We are honored to share with you, our dear readers, an excerpt from “Bread, Wine, Chocolate: The Slow Loss of the Foods We Love” by Simran Sethi one of ele’s long-time favorites.
Journalist and educator Simran Sethi’s new book, Bread, Wine, Chocolate: The Slow Loss of the Foods We Love, is about the rich history—and uncertain future—of what we eat. The book traverses six continents to uncover the loss of biodiversity, told through an exploration of the senses and the stories of bread, wine, coffee, chocolate and beer. It’s a book about food, but really it’s a book about love.
I scanned the Peruvian customs form, similar to ones I had completed an endless number of times, but paused when I got to the question “Have you been on any farm?” The boots on my feet that had carried me from wild coffee forests to cacao plantations had been scrubbed clean. Bags that once carried heirloom seeds were, instead, stuffed with notes from my interviews on biodiversity. I checked the box “no,” despite knowing full well I carried each and every one of those places in and on me. Wendell Berry echoed through my head: “Eating is an agricultural act.”
Research shows we make about 200 more food decisions each day than we are aware of, most of which we consider “automatic,” informed by far more than what we are actually hungry for, including the time of day, the environment in which we eat our foods and the company we keep. Associate professor of psychology Katherine Appleton summarizes, “Few of us eat just because we are hungry.”
This recognition was solidified for me at the grocery store, the place where we started our journey and the first destination I seek out when visiting a new country. The areas where food is sold reveal a lot about a culture and what it values. “Tell me what you eat,” proclaimed French epicure Jean Anthelme Brillat-Savarin, “and I will tell you who you are.”
Who I was had changed: I wandered through the aisles at the Vivanda grocery store in the Miraflores neighborhood of Lima, Peru, eager to try new things. It was winter of 2014, and I was in Peru for a forum on landscapes, development and climate change, excited to discuss agricultural impacts. Instead of toting my usual culinary touchstones (Ethiopian coffee, Aeropress coffeemaker and multiple bars of chocolate), all I wanted to do was try the new.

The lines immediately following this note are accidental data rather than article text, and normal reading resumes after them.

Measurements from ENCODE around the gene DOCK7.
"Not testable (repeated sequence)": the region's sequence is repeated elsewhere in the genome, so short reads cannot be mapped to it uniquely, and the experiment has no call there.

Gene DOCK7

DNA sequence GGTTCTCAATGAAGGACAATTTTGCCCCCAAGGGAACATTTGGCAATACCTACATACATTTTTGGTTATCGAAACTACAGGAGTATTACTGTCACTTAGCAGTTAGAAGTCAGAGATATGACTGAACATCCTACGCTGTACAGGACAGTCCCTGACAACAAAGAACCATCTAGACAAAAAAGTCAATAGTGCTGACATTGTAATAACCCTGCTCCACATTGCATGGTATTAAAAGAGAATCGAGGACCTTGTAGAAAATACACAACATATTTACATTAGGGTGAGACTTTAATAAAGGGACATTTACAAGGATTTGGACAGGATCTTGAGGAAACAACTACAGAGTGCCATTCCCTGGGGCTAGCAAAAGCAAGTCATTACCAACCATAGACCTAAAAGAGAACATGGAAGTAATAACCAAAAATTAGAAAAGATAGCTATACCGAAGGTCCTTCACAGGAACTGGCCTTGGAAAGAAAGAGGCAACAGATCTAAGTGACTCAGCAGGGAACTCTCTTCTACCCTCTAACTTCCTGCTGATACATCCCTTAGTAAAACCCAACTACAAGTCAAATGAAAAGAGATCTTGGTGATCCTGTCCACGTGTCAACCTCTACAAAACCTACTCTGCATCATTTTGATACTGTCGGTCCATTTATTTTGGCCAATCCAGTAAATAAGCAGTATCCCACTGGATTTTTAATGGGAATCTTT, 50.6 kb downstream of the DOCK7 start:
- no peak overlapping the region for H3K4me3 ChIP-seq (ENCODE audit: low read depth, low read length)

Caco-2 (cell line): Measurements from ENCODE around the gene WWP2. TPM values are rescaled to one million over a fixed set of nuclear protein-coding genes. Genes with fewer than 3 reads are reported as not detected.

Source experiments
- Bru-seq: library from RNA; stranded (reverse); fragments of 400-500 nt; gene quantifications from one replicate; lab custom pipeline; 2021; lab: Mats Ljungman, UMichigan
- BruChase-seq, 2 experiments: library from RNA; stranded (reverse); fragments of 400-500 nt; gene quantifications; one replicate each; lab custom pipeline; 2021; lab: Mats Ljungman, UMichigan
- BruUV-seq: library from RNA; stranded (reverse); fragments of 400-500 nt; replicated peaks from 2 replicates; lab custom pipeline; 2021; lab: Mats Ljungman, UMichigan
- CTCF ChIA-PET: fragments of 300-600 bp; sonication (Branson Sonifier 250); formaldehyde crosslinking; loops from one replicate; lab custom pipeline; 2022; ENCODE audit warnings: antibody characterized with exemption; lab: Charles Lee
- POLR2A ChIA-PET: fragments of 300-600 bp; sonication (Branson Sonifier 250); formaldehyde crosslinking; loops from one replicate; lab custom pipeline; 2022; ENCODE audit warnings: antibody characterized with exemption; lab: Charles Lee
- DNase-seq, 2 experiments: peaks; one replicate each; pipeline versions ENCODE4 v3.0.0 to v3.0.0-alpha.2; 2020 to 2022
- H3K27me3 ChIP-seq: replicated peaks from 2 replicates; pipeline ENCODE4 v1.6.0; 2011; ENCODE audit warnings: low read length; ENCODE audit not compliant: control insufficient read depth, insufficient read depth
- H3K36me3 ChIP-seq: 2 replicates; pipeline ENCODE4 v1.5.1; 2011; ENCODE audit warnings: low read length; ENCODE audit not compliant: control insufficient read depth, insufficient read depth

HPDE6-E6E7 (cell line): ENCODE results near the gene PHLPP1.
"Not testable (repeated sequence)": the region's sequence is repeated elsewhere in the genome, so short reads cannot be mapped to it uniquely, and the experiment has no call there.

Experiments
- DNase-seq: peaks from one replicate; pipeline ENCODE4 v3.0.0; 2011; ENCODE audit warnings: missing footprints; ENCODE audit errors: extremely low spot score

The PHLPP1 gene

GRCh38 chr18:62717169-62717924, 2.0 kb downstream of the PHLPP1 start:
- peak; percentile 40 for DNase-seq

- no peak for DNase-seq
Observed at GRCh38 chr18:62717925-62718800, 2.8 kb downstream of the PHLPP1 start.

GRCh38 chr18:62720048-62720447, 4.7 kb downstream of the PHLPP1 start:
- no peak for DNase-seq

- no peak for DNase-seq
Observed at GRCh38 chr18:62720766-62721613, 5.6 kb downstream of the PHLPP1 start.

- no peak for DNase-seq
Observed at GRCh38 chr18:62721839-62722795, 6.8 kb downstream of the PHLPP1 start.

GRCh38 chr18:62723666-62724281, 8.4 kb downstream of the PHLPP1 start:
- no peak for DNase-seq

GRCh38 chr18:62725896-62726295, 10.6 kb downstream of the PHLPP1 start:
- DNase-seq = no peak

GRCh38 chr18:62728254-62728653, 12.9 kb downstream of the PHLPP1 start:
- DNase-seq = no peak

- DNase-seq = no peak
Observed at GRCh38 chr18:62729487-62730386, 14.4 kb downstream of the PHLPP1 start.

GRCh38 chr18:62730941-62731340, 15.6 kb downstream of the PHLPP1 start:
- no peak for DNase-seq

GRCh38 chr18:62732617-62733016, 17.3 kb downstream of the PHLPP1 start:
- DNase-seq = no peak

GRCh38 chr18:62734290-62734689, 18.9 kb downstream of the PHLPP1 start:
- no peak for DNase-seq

How did this happen? How did I move from safety to adventure? Which people, places and foods prompted the shift? I’m not sure. All I know is that it happened one meal at a time.
In the beginning of this book, I mentioned a study that asserts the way we get over our fear of new things is by trying them. But when I first typed those words, I wasn’t there yet. I was still living into that answer.
Although the romantic relationship I had hoped for (the one that prompted me to smoke and left me sad after sensory training) didn’t pan out, a different kind of connection had taken hold—one that allowed me to reach toward others and ask, “What are you eating?” This curiosity resulted in one shopkeeper closing her store early to walk me to the bakery she loved because she couldn’t bear the thought of me having a subpar baguette; and another to cook for me because she knew it brought me joy. It’s the connection that comes from knowing we are more alike than different—that to share a meal or a table is, in some small and meaningful way, a means to setting differences aside and joining together.
This journey was harder than expected. I travel—a lot—but my culinary adventures had always been constrained. The first time I tried to have a nice meal by myself was when I was 16. I joined my mother at a work conference in Myrtle Beach, South Carolina. She had an evening function, so she handed me her credit card and steered me toward the nicest restaurant in the hotel. I had on my fanciest dress and my most mature affect, but the staff wasn’t buying it. They seated me—the kid—in the corner by the bathroom and ignored me for most of the evening.